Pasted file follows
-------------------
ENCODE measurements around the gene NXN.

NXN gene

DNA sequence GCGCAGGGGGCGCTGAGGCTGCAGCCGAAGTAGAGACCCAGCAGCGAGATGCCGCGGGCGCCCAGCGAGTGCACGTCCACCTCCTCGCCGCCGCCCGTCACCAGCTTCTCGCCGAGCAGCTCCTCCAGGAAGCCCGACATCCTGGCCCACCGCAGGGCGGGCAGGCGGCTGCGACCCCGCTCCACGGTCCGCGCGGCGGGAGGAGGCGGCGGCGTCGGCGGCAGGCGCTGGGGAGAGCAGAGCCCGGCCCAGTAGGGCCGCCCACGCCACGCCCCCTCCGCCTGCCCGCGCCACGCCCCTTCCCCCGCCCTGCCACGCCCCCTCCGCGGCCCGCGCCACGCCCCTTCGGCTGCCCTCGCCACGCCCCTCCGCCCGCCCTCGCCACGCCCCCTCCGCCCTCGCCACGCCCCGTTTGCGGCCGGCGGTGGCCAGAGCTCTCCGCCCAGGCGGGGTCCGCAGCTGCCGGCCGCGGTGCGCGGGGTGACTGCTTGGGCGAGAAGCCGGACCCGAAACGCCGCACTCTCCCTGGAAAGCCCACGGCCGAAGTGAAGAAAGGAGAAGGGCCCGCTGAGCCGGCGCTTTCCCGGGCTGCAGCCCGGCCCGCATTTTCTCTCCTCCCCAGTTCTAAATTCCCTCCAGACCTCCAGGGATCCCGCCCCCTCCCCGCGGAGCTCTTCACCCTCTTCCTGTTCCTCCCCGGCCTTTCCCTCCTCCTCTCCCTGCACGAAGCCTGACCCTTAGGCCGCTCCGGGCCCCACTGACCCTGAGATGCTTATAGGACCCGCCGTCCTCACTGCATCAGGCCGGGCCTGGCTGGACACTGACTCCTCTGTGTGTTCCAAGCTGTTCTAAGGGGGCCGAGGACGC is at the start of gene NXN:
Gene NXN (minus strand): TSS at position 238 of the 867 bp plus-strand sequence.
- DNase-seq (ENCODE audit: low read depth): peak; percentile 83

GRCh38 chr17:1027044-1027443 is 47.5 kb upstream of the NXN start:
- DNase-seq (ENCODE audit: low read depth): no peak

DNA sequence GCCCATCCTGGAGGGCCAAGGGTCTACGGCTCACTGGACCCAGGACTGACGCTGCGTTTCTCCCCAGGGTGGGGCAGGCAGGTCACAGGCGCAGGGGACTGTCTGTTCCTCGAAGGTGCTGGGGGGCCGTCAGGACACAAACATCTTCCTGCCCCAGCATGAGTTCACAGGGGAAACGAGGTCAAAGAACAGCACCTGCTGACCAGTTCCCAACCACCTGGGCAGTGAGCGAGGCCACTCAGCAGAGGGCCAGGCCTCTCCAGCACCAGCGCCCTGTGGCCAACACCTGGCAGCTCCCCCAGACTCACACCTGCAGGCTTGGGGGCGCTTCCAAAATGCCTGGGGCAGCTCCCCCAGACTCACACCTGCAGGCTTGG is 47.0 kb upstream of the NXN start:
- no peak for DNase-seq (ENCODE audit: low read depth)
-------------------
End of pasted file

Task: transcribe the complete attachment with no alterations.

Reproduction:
ENCODE measurements around the gene NXN.

NXN gene

DNA sequence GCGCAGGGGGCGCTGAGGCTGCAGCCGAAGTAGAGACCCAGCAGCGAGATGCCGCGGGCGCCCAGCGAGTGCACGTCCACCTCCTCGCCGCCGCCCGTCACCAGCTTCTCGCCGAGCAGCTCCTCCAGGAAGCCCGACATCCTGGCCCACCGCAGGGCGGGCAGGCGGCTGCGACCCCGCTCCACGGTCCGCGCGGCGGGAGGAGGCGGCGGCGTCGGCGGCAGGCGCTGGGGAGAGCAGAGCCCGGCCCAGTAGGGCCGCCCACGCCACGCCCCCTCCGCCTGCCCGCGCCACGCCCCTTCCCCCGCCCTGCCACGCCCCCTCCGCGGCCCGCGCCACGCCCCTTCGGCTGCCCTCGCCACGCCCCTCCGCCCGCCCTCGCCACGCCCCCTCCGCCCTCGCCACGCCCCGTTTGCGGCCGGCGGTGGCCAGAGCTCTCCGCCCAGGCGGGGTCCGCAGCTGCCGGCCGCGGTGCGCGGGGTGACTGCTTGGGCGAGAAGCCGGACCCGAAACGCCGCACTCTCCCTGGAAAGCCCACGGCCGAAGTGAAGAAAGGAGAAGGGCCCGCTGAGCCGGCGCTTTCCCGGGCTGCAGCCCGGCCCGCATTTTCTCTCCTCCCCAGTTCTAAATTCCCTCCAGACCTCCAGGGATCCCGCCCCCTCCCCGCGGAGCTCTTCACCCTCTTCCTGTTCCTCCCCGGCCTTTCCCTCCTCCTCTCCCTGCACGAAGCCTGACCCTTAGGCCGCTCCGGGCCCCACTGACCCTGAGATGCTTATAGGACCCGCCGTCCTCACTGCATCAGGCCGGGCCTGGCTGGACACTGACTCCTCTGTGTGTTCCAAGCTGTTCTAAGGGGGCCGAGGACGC is at the start of gene NXN:
Gene NXN (minus strand): TSS at position 238 of the 867 bp plus-strand sequence.
- DNase-seq (ENCODE audit: low read depth): peak; percentile 83

GRCh38 chr17:1027044-1027443 is 47.5 kb upstream of the NXN start:
- DNase-seq (ENCODE audit: low read depth): no peak

DNA sequence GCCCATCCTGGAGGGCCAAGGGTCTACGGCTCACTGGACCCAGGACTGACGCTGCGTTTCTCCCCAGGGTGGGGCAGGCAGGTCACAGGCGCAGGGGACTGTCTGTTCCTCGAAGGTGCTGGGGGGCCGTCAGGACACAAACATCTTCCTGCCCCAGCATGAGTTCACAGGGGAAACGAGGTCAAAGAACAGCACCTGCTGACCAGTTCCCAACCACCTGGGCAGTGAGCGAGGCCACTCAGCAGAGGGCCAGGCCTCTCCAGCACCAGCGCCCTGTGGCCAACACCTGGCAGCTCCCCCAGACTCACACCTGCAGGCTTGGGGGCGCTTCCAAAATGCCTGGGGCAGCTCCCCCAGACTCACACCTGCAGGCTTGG is 47.0 kb upstream of the NXN start:
- no peak for DNase-seq (ENCODE audit: low read depth)